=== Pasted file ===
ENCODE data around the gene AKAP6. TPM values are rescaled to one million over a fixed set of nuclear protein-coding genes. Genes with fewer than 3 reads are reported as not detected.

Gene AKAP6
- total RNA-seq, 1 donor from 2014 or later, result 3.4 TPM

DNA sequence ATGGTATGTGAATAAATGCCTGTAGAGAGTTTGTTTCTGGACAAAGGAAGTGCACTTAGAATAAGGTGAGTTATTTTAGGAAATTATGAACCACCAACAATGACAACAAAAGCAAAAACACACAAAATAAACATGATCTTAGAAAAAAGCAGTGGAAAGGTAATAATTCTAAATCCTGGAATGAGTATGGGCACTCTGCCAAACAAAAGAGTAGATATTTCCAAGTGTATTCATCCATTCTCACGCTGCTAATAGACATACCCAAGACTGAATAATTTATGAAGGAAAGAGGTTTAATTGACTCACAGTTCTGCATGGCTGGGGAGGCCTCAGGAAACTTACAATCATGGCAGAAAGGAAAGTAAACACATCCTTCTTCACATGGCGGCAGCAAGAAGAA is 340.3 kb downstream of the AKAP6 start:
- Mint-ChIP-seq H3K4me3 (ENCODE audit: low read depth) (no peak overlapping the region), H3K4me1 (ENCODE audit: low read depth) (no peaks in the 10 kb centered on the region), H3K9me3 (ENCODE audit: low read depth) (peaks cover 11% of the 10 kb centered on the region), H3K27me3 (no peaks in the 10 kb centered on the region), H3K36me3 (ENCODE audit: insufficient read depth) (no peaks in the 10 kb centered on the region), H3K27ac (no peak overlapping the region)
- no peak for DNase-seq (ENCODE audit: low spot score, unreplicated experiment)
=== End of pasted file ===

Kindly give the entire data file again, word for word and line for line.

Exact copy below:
ENCODE data around the gene AKAP6. TPM values are rescaled to one million over a fixed set of nuclear protein-coding genes. Genes with fewer than 3 reads are reported as not detected.

Gene AKAP6
- total RNA-seq, 1 donor from 2014 or later, result 3.4 TPM

DNA sequence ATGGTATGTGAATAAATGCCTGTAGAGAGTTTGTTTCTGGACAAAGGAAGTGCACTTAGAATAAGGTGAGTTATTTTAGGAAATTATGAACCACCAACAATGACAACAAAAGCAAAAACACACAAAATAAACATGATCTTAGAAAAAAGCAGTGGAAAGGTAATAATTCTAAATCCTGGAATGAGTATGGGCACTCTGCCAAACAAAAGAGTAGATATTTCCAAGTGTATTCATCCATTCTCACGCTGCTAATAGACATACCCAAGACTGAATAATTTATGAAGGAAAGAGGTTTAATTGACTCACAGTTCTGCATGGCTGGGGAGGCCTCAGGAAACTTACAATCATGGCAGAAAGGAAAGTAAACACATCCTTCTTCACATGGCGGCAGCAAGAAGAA is 340.3 kb downstream of the AKAP6 start:
- Mint-ChIP-seq H3K4me3 (ENCODE audit: low read depth) (no peak overlapping the region), H3K4me1 (ENCODE audit: low read depth) (no peaks in the 10 kb centered on the region), H3K9me3 (ENCODE audit: low read depth) (peaks cover 11% of the 10 kb centered on the region), H3K27me3 (no peaks in the 10 kb centered on the region), H3K36me3 (ENCODE audit: insufficient read depth) (no peaks in the 10 kb centered on the region), H3K27ac (no peak overlapping the region)
- no peak for DNase-seq (ENCODE audit: low spot score, unreplicated experiment)